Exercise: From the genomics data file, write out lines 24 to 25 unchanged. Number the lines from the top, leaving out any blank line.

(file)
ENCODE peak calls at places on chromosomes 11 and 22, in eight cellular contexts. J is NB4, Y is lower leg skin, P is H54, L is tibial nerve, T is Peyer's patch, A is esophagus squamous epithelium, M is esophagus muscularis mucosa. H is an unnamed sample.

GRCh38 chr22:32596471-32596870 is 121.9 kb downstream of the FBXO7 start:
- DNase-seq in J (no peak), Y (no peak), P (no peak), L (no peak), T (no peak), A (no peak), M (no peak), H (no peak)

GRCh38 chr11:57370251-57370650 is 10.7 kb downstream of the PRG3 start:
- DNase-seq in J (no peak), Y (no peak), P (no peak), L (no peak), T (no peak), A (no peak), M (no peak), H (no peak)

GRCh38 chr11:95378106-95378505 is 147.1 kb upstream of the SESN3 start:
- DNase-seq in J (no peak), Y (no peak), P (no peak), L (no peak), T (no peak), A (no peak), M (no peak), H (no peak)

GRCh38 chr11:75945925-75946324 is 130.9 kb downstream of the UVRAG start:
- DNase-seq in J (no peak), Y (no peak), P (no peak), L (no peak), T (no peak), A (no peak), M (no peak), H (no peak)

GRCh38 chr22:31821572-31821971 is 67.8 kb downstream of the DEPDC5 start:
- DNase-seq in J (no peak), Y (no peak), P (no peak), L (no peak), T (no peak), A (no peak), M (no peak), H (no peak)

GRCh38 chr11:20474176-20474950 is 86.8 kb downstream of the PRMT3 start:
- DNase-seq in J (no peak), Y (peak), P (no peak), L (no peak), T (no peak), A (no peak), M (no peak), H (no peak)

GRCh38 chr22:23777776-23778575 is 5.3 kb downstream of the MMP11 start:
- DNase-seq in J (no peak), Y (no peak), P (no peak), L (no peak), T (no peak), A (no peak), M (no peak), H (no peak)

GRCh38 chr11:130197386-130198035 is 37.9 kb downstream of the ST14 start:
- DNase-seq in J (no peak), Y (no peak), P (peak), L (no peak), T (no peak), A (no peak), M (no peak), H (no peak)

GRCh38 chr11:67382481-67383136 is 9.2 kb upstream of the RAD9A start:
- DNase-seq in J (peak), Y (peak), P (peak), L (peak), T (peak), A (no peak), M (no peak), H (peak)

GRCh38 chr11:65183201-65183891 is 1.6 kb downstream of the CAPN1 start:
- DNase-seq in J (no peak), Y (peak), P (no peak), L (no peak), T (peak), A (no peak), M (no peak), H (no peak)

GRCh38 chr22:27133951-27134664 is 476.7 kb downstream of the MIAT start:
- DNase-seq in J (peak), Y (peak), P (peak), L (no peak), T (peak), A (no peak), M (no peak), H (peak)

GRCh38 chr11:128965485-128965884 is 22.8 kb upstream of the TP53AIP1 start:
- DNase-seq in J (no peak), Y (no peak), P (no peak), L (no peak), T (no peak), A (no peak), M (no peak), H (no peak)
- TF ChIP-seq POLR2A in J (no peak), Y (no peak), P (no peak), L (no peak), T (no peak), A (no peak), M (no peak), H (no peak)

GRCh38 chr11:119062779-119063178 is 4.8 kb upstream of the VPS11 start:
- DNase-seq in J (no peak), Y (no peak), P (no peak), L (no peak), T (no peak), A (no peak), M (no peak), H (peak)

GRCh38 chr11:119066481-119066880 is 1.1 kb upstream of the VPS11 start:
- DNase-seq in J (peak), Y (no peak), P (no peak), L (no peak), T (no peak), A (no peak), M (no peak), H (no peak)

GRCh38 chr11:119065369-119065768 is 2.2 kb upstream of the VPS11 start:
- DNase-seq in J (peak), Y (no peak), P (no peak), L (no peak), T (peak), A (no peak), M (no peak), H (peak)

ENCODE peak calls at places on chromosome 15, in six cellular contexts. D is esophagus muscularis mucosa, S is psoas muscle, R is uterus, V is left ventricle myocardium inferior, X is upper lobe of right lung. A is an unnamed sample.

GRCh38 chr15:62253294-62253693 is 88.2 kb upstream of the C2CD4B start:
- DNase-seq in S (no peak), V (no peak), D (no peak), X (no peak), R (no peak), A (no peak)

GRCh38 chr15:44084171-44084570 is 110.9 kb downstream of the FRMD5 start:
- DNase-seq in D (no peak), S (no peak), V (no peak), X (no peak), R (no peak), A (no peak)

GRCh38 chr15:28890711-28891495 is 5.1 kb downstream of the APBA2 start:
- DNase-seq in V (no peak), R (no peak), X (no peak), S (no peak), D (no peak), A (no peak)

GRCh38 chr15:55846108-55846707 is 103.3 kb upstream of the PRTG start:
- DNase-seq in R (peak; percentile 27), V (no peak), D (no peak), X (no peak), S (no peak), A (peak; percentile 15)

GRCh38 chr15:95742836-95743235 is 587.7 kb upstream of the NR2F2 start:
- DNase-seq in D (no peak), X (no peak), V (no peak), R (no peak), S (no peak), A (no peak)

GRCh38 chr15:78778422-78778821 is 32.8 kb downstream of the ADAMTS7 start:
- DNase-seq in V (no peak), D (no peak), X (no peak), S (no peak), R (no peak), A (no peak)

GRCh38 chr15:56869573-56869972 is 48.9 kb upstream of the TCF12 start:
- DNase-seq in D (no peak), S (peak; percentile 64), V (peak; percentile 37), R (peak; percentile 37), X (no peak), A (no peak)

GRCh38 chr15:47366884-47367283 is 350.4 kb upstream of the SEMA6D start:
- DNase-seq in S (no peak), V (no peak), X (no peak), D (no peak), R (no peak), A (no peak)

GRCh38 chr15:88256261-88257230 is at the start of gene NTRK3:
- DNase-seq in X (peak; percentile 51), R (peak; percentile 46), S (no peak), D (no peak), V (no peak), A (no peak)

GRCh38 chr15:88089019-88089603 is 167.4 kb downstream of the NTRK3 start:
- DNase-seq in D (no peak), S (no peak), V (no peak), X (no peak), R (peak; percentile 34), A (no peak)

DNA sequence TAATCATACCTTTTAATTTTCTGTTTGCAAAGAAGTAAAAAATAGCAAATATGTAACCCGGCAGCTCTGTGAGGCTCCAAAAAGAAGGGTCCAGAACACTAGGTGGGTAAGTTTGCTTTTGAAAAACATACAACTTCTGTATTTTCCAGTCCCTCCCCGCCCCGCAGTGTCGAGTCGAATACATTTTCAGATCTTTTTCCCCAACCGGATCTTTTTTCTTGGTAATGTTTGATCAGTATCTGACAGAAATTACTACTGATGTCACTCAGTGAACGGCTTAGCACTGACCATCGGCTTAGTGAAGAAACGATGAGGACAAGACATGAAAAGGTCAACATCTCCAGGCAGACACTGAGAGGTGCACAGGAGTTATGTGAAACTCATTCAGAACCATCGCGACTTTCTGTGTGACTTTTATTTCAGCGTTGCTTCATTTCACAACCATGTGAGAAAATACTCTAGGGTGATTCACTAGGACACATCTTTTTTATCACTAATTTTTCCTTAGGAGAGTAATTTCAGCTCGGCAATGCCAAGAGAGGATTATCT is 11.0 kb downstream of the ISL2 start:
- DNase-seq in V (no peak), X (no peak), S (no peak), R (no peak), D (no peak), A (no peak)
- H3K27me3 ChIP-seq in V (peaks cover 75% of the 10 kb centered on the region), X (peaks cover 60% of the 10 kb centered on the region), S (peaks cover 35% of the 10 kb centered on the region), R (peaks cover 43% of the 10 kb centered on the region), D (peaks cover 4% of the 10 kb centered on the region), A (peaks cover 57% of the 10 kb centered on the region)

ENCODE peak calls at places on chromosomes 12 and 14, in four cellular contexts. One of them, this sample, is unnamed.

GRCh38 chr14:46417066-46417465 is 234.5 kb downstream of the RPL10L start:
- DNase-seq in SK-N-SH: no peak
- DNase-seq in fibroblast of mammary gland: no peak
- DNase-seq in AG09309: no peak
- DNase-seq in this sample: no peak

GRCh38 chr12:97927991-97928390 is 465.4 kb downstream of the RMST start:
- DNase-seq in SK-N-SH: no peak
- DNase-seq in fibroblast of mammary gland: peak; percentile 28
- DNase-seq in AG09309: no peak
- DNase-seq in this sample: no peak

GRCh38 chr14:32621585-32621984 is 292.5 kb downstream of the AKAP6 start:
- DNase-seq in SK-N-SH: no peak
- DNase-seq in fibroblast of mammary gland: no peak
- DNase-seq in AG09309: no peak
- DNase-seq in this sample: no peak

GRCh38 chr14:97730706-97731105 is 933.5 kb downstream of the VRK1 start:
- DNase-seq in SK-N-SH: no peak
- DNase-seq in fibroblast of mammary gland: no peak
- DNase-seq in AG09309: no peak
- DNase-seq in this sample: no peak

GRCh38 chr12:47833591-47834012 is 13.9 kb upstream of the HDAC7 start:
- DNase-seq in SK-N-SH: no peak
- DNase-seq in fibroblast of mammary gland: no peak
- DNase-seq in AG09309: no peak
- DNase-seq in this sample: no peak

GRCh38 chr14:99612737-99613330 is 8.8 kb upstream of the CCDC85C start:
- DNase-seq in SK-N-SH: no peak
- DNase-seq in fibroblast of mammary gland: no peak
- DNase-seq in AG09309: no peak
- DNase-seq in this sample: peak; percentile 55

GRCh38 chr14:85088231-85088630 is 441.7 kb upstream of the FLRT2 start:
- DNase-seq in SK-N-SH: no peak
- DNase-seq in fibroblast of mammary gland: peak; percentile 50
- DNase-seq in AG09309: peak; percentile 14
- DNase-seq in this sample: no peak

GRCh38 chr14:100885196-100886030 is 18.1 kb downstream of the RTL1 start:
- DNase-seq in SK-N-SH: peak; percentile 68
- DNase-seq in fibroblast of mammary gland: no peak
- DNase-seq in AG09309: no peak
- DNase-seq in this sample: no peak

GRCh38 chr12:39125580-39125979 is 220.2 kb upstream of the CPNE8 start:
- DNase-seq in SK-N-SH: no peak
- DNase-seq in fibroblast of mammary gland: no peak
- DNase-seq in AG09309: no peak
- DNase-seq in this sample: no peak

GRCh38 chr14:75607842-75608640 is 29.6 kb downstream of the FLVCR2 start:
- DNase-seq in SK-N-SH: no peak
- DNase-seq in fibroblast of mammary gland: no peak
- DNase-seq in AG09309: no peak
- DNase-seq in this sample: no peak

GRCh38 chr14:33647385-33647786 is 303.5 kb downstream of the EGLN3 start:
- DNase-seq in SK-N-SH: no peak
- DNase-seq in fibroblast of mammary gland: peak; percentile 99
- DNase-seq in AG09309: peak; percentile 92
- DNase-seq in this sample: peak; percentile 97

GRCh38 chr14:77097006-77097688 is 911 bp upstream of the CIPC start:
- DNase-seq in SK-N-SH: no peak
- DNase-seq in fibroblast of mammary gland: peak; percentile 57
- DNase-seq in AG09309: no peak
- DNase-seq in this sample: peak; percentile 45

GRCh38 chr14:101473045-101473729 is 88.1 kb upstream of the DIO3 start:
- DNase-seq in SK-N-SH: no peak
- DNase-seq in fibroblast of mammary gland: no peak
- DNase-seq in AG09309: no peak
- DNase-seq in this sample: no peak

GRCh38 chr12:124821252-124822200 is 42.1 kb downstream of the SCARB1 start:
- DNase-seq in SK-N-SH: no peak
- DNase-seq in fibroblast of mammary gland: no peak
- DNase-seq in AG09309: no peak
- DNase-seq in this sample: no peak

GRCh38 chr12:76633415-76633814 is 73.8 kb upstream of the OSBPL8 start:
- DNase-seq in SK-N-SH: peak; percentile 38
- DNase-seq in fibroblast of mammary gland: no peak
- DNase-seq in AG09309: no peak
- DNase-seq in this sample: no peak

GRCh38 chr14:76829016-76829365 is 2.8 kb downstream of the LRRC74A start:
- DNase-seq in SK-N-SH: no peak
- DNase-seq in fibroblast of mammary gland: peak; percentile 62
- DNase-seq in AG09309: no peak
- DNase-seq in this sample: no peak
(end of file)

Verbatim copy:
GRCh38 chr11:128965485-128965884 is 22.8 kb upstream of the TP53AIP1 start:
- DNase-seq in J (no peak), Y (no peak), P (no peak), L (no peak), T (no peak), A (no peak), M (no peak), H (no peak)